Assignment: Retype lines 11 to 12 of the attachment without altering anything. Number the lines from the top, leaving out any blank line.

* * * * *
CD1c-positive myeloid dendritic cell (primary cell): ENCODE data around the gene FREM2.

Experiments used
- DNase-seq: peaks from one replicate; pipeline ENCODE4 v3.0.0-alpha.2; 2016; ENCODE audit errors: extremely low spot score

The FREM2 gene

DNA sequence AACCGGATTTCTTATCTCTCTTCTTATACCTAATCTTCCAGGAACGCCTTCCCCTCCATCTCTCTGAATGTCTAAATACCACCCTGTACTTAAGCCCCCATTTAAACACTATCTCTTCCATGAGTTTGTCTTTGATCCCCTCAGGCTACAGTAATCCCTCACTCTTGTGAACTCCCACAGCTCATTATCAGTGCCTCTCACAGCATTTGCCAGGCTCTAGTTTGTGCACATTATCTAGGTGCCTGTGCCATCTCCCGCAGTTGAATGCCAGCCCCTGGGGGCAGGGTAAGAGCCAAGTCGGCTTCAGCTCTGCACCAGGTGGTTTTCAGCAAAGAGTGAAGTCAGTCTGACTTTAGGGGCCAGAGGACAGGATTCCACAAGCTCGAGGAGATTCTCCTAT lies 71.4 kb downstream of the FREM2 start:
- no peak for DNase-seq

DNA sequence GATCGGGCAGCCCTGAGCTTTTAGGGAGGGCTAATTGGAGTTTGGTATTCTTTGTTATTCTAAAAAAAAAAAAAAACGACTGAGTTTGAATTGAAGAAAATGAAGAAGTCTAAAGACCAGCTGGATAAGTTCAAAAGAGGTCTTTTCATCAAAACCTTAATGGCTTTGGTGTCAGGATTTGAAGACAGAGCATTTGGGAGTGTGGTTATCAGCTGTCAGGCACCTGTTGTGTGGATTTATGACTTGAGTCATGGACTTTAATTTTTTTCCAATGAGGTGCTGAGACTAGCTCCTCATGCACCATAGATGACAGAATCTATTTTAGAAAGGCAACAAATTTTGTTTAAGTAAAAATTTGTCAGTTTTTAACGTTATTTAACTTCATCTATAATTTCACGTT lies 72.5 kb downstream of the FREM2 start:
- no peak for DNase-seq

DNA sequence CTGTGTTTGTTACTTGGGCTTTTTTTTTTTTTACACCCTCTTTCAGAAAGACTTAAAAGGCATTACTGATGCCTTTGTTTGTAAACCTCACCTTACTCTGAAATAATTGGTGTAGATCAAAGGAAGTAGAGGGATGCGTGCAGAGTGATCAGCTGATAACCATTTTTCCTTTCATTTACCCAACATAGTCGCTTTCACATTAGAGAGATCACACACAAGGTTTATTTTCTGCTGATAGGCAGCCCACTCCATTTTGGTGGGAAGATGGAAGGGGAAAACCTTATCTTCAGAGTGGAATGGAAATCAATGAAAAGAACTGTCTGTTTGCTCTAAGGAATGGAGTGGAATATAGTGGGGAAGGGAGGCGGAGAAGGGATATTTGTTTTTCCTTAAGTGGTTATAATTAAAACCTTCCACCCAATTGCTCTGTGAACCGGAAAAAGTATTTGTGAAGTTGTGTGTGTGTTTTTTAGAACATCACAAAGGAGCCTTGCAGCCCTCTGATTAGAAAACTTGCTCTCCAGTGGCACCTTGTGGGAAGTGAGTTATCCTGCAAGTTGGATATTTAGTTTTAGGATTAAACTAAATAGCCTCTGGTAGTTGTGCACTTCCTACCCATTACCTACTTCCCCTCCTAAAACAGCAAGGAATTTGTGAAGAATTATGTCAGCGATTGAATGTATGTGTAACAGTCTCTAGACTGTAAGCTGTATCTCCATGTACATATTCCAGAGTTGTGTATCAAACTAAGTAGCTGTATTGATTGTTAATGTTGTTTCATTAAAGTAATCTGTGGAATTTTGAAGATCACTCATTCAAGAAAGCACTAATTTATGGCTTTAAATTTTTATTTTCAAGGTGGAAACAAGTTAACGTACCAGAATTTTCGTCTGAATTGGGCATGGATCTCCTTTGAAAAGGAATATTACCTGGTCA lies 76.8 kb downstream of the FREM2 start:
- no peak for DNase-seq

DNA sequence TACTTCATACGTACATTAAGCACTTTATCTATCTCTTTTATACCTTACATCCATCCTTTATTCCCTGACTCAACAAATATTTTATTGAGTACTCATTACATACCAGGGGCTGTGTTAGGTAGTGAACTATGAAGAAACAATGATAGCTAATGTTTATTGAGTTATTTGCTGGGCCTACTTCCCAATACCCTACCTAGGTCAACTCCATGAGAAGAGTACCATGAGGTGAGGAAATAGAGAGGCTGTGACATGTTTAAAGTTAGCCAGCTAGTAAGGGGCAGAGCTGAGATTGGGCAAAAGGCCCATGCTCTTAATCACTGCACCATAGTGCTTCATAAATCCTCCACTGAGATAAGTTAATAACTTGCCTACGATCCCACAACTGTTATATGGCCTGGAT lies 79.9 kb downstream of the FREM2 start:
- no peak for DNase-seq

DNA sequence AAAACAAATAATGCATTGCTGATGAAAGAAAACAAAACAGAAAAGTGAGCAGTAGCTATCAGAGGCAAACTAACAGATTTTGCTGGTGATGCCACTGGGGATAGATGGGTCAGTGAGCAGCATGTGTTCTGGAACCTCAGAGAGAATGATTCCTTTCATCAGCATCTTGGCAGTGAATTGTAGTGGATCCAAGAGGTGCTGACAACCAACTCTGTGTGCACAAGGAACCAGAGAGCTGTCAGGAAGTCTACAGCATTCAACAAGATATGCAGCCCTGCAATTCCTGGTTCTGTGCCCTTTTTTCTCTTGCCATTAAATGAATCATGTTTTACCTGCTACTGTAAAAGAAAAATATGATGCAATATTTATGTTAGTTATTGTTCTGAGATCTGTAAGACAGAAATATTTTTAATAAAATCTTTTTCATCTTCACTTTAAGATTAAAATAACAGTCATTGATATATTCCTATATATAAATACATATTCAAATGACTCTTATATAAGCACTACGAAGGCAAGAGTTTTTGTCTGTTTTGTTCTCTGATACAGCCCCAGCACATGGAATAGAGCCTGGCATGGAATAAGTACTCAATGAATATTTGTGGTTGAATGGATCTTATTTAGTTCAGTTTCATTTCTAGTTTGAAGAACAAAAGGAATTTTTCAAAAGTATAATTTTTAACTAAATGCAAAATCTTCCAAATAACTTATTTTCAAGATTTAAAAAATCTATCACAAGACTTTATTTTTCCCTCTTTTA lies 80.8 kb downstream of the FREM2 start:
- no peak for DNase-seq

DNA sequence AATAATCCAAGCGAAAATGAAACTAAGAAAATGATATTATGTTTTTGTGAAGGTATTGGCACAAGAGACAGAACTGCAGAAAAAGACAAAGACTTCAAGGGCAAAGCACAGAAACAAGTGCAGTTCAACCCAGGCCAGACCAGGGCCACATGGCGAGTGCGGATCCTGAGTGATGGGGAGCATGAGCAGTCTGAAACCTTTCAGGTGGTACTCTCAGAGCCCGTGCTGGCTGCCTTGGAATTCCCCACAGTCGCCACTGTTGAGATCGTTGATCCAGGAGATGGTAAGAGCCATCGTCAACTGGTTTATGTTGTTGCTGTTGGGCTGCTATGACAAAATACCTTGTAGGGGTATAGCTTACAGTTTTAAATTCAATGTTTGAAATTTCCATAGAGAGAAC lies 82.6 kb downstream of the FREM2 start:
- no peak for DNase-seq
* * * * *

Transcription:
DNA sequence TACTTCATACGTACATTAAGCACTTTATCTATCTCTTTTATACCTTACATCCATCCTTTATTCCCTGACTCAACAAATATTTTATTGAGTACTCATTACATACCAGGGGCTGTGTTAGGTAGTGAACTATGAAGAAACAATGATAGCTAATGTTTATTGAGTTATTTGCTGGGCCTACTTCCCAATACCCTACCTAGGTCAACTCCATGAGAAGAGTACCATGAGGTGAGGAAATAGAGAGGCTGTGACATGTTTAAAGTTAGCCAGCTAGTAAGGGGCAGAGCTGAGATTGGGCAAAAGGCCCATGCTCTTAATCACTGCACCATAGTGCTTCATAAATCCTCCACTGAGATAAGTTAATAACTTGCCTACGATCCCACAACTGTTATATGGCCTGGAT lies 79.9 kb downstream of the FREM2 start:
- no peak for DNase-seq